‘I did that job, don’t make it yours!,’ is the first volley in a cascade of complaints that form the backbone of Tellervo Kalleinen and Oliver Kochta-Kalleinen’s ‘Complaints Choir’, now showing at the Mori Art Museum.
Developed and filmed in a selection of cities around the globe over several years, MAM Project 10 features the first Tokyo complaint choir, with the artists’ participation. The complaints set to music offer not only comic relief, but also a poignant slice of life in other cities and a revealing glimpse into our commonalities as people.
Having just returned from Tokyo, the pair did a Q&A with Time Out Tokyo to let us in on their vision, insights, and current projects.
TOT: Was this your first time to come to Tokyo; if so, what was your impression? If this was not your first time, when was the first time and how has this time been different? What do you like/dislike about Tokyo?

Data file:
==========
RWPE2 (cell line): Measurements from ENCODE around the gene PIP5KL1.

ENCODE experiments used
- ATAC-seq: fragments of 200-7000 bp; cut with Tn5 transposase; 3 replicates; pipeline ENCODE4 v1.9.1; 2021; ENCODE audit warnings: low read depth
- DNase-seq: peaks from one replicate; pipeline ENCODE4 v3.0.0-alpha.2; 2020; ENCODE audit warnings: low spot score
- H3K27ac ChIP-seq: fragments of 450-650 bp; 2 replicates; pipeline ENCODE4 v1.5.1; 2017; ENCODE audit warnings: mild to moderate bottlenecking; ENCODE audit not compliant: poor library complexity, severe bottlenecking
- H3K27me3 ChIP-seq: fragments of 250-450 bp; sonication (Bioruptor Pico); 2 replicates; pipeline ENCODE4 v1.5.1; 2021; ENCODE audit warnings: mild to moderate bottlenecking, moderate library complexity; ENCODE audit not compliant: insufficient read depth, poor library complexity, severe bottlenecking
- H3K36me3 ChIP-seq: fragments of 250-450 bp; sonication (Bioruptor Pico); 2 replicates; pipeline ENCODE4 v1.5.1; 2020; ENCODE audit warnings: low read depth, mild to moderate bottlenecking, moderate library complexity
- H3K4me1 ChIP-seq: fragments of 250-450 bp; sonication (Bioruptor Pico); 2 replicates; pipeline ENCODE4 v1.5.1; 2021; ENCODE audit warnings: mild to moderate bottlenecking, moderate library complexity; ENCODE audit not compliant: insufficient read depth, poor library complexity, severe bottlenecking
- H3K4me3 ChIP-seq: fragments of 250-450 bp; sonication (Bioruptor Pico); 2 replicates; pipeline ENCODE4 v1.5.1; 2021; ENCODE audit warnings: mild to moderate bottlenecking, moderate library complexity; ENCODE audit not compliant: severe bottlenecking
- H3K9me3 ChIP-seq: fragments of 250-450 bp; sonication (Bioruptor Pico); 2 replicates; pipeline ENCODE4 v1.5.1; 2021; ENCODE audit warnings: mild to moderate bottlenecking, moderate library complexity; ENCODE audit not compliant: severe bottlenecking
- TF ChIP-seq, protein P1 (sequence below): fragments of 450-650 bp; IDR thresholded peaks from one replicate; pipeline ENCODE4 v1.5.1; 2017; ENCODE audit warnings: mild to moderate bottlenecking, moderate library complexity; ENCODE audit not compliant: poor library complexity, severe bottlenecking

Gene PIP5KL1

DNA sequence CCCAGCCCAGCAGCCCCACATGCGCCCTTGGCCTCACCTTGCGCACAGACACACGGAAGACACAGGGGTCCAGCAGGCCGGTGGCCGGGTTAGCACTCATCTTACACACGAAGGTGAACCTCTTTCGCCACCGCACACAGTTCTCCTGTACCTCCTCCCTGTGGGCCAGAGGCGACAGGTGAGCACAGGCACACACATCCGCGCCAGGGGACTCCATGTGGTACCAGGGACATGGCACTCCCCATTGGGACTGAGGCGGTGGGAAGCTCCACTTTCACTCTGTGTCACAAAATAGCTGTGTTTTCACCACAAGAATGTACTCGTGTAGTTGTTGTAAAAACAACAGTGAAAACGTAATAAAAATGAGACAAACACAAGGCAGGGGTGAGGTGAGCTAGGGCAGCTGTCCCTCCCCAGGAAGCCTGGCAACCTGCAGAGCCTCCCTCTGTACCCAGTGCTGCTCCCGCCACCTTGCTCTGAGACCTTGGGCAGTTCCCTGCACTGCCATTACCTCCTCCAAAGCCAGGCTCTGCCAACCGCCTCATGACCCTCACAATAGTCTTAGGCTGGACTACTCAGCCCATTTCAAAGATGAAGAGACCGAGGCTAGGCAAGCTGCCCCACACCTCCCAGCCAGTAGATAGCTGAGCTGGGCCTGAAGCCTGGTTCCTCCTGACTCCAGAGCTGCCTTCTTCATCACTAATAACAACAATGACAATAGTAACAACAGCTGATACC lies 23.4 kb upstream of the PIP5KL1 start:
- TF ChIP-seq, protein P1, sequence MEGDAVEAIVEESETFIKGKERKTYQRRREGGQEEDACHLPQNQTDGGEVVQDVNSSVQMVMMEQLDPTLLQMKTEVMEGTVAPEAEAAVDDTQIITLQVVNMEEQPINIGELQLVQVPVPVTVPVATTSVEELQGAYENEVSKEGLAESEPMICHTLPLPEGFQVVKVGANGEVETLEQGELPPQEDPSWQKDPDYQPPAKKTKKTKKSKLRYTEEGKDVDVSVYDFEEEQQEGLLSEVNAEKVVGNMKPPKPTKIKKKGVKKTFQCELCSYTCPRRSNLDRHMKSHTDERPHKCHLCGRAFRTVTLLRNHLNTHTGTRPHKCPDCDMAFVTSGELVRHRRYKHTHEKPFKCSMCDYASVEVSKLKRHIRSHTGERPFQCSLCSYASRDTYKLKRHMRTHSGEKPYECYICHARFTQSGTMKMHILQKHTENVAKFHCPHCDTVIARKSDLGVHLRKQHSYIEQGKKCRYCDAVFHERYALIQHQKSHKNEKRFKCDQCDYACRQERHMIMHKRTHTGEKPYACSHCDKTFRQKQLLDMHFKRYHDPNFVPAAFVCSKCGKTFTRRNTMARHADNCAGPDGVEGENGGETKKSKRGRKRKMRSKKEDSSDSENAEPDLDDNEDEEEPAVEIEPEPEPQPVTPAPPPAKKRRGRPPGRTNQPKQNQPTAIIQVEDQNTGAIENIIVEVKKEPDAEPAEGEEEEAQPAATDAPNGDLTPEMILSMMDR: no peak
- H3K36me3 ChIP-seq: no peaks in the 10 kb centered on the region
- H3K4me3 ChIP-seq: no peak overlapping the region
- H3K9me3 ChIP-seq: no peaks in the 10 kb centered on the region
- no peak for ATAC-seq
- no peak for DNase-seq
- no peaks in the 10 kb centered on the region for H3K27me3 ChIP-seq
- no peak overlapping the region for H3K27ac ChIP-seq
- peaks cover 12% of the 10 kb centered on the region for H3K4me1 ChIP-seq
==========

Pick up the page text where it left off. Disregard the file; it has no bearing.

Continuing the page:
TK&OKK: It was our first visit to Tokyo. Before we arrived to Japan we received an excel file with 600 complaints submitted for the choir project. After reading them all we got the feeling that we have lived in Tokyo for 20 years. It is a different reading than a tourist guide to Tokyo, but you will get a very direct connection to the city through the people’s concerns.
One of the first impressions remains still strong; near our home was a small road construction site, 2x2 metres. There were two workers digging a hole and six other guys in uniform with cool looking blinking belts, orange sticks and white gloves were standing around. When we passed the construction site the guys with the sticks all showed us the way and bowed many times. It was amazing. I thought afterwards that this situation contains some key ingredients to Japanese culture. There is the politeness, the need for control and a lot of blinking lights.
TOT: The concept of the Valituskuoro (complaint choir) can be seen as a universal social situation. What were some recurring themes that you noticed throughout the different stages and locations of the project so far?